Ripley's Game (1974) is a psychological thriller by Patricia Highsmith, the third in her "Ripliad" series.
In the third Ripley novel, Tom Ripley is a wealthy man in his early thirties. He lives in Villeperce, France, with his French wife, Heloise. Tom spends his days living comfortably in his house, Belle Ombre, until an associate, an American criminal named Reeves Minot, asks him if he can commit a murder for him. Ripley — who "detest[s] murder, unless absolutely necessary" — turns down the offer of $96,000 for the two hits, and Reeves goes back to Hamburg, Germany.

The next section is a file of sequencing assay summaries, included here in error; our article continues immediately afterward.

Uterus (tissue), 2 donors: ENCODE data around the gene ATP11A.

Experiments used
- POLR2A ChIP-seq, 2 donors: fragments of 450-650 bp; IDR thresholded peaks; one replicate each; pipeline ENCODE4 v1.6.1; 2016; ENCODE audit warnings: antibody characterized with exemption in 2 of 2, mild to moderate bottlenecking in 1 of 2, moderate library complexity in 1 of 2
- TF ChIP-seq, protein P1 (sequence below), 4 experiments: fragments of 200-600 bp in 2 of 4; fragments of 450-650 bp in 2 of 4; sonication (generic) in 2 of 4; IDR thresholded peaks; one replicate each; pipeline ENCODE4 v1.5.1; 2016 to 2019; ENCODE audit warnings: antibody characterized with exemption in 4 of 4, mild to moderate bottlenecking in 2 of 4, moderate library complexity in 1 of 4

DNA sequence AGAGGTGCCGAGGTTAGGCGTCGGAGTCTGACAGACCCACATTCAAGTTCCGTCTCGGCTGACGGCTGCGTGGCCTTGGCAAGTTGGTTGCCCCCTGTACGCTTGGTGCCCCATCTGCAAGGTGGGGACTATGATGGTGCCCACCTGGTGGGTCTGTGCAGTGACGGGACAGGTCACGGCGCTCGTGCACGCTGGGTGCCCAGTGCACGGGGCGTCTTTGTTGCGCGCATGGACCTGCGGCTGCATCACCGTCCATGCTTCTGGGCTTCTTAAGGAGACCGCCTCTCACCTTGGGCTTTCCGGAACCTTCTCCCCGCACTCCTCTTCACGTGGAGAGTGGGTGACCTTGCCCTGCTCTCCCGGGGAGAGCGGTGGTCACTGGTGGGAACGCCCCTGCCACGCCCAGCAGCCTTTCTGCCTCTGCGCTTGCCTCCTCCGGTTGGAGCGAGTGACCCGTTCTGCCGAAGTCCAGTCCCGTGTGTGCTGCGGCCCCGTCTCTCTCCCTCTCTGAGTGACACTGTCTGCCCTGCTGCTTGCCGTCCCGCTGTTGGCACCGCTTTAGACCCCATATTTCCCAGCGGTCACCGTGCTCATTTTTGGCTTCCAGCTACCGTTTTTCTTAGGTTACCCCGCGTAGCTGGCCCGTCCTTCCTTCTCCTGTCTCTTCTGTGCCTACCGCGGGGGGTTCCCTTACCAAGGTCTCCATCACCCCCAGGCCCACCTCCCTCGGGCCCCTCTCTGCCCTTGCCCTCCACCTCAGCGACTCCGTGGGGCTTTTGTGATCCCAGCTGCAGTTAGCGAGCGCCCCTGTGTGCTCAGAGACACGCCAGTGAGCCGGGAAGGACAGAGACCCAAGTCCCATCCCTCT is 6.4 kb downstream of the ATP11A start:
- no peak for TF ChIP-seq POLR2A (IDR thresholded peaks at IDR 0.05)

The previous month, Ripley had gone to a party in Fontainebleau, where the host Jonathan Trevanny, a poor British picture framer suffering from leukemia, insulted him. As revenge, Ripley suggests to Minot that he might try to convince Trevanny to commit the two murders. To ensure that the plan will work, Ripley starts a rumor that Trevanny has only months to live, and suggests that Minot fabricate evidence that Trevanny's leukemia has worsened. Trevanny, who fears his death will leave his wife and son penniless, accepts Reeves' offer of a visit to a German specialist in Hamburg. While in Hamburg, he is persuaded to...